In December 1992 Isabel Allende's only daughter, Paula, died after a year-long coma. During the long hours spent at her bedside Allende wrote her first memoir, which she named after and addressed to her unconscious daughter.Read More
In The Sum of Our Days Allende, the great matriarch of Latin American literature, picks up the conversation where she left it, telling Paula how she and her family have spent their time and, most of all, how her life has accommodated the abrupt, grief-induced onset of old age.
The overarching protagonist of Allende's memoir is her vast family in Marin County, California, where she came as an exile from the Pinochet dictatorship and has lived ever since. Like her slightly overwhelming 'tribe', Allende's narrative is sprawling and pleasingly chaotic.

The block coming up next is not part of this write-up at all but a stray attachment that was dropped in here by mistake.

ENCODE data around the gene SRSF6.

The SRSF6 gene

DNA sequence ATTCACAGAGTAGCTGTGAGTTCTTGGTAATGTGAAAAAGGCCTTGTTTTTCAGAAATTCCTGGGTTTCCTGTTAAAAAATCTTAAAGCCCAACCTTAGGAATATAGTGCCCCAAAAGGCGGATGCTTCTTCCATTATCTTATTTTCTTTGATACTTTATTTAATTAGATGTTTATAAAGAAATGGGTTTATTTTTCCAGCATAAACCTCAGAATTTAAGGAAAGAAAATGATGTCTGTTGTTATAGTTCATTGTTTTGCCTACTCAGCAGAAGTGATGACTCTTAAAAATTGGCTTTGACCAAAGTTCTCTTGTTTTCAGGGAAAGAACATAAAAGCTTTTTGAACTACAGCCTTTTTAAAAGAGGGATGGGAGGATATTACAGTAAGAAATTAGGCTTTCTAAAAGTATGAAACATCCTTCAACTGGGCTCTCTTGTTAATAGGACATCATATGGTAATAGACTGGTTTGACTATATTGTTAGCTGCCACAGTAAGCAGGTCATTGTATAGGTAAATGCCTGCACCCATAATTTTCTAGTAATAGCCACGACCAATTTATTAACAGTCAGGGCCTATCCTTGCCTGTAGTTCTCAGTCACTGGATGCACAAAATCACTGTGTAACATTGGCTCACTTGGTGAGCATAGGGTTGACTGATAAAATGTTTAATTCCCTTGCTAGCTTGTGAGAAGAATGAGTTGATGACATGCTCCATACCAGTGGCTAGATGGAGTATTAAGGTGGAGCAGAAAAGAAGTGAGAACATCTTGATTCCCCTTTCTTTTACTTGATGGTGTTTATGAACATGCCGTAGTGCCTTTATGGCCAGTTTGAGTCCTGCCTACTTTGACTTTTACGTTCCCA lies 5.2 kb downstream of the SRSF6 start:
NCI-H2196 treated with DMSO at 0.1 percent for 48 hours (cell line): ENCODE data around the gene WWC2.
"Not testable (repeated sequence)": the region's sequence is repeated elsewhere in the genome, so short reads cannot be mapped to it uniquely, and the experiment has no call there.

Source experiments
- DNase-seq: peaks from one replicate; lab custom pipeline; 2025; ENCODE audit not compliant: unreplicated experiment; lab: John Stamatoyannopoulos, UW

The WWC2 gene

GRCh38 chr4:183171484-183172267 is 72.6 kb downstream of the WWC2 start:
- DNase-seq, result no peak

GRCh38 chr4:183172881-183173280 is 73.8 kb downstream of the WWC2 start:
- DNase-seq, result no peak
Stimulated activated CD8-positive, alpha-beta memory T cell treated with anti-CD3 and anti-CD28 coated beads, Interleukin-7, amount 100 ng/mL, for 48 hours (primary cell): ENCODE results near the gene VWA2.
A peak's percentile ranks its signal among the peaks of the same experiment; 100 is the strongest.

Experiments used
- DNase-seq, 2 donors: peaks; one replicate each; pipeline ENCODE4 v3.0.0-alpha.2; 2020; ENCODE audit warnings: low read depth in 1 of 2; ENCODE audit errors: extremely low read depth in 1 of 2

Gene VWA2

She visits each family member in turn and charts the evolution of their relationships since Paula's death. We meet her lawyer husband, Willie, who campaigns for the rights of immigrant workers and looks quite like Paul Newman; her strictly Catholic daughter-in-law, Celia, who offends everybody with her strident homophobia before running off with a woman called Sally; and her indomitable mother, Abuela Hilda, who 'sees things that are invisible'.
But it's the family's spiritual life that gets the most attention.
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